King Robert Bruce’s last known journey was a pilgrimage to Saint Ninian’s shrine at Whithorn. Historians are unsure whether this pilgrimage was done to find some drastic cure for his disease, or whether it was the Bruce making peace with God. Certainly, it would have been an awkward prayer as he listed all the sins he had committed during his time being excommunicated.
It was widely believed that Bruce had died of leprosy, and Braveheart portrayed a foreshadowing nod to that belief by making Bruce Sr. completely crippled with the hereditary leprosy so that the character of Bruce is looking into his own future. However, upon extra research and examination into the original casting of the skull belonging to one of Bruce’s descendants, there was no evidence of leprosy, which there should have been, given how leprosy can be passed on.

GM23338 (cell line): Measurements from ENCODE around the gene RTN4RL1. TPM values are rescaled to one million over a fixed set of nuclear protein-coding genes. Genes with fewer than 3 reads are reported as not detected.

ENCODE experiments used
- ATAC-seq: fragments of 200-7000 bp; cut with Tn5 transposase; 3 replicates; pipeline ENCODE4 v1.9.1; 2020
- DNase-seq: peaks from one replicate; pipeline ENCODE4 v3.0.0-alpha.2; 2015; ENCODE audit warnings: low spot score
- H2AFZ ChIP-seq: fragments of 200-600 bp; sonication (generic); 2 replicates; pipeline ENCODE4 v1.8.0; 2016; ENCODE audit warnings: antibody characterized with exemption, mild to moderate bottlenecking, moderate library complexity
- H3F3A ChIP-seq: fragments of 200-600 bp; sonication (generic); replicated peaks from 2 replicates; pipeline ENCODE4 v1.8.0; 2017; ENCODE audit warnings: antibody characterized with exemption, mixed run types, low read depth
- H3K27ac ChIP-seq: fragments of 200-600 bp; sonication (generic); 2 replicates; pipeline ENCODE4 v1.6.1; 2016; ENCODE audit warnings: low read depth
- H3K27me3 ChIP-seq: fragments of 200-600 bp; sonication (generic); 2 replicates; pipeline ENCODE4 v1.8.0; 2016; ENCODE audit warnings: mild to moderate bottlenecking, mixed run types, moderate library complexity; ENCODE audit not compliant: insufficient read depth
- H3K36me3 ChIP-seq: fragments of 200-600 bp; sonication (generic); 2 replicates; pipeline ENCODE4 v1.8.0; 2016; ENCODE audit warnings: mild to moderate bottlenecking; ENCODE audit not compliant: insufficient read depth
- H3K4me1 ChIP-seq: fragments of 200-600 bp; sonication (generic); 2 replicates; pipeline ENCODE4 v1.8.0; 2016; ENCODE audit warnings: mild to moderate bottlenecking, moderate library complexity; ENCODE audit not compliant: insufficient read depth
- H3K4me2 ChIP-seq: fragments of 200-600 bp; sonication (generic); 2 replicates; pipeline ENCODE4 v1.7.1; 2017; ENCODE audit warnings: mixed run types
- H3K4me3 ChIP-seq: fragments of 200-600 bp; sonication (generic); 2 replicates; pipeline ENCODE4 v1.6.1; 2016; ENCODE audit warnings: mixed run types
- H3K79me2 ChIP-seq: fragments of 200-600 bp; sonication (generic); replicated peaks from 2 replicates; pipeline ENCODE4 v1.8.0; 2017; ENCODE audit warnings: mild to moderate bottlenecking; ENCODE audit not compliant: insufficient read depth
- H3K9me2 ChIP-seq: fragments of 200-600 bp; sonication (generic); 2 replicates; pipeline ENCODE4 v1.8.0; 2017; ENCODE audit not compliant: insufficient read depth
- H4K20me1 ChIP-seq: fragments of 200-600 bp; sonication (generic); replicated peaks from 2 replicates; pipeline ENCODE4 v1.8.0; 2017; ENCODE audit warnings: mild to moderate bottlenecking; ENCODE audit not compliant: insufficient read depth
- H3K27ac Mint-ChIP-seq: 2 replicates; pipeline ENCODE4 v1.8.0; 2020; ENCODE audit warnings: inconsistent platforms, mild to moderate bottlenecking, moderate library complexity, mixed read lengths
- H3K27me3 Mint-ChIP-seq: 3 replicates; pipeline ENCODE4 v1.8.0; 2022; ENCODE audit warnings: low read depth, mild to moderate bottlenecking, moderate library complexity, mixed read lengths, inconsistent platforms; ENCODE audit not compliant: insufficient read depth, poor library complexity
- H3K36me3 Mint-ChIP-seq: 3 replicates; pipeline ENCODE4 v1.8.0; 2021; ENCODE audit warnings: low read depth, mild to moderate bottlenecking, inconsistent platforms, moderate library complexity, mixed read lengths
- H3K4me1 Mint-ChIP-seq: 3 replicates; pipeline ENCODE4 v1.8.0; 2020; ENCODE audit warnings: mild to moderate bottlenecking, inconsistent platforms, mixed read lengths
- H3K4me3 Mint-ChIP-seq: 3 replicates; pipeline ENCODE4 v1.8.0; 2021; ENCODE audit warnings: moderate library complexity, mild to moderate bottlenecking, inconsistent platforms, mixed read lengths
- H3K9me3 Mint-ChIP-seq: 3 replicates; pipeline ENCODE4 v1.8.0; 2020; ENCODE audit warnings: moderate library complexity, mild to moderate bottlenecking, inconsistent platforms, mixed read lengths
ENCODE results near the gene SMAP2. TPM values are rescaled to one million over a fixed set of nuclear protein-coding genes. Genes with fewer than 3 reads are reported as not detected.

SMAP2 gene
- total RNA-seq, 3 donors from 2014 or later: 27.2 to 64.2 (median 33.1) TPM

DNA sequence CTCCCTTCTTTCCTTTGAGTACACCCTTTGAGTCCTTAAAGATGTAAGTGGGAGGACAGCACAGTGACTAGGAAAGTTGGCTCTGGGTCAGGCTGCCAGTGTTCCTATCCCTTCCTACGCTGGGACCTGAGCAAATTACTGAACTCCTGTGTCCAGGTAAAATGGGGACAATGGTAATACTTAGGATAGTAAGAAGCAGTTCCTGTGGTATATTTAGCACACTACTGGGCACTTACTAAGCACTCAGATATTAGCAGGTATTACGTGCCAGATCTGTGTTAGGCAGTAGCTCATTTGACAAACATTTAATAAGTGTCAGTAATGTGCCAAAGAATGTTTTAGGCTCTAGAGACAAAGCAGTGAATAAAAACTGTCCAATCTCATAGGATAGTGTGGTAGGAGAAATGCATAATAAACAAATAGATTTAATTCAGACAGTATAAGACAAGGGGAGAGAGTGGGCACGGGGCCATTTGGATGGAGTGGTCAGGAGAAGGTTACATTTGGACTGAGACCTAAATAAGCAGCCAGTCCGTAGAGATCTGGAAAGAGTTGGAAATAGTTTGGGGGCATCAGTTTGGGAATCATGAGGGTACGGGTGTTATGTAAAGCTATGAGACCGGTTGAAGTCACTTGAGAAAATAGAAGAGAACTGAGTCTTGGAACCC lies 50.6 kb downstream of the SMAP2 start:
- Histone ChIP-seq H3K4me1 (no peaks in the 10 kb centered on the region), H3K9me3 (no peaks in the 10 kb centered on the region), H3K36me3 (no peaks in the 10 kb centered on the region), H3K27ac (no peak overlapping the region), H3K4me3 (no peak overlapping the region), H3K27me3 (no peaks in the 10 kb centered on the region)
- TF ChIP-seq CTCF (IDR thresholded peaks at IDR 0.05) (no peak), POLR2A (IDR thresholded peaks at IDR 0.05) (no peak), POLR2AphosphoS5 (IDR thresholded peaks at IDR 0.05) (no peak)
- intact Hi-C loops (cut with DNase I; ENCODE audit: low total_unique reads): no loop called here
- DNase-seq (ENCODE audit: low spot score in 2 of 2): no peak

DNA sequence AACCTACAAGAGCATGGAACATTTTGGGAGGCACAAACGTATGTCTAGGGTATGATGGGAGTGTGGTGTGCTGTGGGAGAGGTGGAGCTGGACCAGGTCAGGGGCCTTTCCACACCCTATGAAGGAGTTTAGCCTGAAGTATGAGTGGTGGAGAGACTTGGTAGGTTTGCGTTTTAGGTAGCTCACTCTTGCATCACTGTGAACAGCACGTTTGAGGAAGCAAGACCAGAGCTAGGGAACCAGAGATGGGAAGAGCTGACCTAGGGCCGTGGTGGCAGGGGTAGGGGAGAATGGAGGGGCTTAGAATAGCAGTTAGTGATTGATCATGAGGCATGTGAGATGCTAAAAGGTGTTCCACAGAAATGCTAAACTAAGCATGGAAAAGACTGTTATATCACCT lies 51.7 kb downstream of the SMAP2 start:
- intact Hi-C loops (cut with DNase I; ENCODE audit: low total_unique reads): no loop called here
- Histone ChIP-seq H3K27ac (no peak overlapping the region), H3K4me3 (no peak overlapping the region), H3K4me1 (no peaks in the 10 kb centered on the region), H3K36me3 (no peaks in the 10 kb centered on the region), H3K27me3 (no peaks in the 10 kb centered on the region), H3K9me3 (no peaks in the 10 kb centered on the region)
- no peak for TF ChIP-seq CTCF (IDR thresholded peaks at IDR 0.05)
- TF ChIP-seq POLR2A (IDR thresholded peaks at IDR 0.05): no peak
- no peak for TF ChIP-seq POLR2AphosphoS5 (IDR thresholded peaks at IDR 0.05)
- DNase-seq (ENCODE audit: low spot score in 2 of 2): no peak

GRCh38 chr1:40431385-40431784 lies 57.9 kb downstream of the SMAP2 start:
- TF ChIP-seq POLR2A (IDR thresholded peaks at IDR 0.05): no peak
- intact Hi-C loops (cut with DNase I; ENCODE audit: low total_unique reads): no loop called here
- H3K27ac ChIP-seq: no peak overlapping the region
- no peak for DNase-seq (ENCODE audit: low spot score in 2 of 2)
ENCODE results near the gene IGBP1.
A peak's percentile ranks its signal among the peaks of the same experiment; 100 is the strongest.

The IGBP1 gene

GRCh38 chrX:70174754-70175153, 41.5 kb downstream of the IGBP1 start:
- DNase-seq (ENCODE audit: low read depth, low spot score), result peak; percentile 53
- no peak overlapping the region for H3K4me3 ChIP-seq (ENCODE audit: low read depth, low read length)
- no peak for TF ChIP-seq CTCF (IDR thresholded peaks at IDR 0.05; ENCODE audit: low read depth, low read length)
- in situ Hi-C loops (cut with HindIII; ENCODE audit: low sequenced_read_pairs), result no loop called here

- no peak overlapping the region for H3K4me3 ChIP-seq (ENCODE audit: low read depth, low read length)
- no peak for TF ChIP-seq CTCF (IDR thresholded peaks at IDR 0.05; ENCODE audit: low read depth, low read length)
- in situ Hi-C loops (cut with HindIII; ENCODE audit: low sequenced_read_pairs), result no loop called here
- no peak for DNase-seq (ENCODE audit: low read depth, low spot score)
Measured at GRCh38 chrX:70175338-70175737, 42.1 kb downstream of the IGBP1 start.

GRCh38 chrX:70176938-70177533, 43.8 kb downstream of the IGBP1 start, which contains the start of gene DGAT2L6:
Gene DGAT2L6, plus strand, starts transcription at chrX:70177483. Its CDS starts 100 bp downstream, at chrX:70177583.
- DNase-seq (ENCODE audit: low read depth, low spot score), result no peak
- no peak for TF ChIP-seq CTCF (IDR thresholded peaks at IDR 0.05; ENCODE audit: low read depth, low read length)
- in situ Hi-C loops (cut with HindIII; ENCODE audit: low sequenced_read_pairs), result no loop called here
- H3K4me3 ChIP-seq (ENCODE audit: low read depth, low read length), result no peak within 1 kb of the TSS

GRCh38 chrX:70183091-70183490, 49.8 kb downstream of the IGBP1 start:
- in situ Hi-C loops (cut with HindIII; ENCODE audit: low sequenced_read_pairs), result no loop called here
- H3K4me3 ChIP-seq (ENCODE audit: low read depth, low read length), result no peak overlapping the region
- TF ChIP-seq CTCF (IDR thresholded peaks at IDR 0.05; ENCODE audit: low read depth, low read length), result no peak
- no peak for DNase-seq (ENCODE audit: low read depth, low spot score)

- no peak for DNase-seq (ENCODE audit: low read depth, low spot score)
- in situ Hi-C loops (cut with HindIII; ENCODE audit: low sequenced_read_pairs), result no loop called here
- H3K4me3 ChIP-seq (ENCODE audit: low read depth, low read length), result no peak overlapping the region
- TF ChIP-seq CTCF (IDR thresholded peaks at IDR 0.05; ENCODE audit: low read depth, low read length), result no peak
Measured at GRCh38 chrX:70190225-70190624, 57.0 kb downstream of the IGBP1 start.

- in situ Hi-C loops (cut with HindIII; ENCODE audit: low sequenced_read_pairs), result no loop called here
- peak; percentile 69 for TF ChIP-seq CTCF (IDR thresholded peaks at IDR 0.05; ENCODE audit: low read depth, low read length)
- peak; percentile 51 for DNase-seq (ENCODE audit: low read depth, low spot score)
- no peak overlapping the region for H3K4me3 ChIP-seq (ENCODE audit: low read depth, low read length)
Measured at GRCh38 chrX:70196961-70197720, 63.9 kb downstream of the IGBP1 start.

In 1305, while Bruce was planning to mount a coup against the English and claim the Scottish throne, he was visiting the English king at his court. Edward I had allegedly uncovered Robert’s plot, thanks to secret word from John Comyn, and prepared to arrest him before he could leave his court. However, Edward’s own son-in-law, Ralph de Monthermer, decided that Bruce was a better friend than Edward was a better father-in-law—hard to fault him, to be honest. Monthermer sent Bruce a coded message of 12 pence and a pair of spurs. Robert managed to understand the message and immediately fled to Scotland that same night.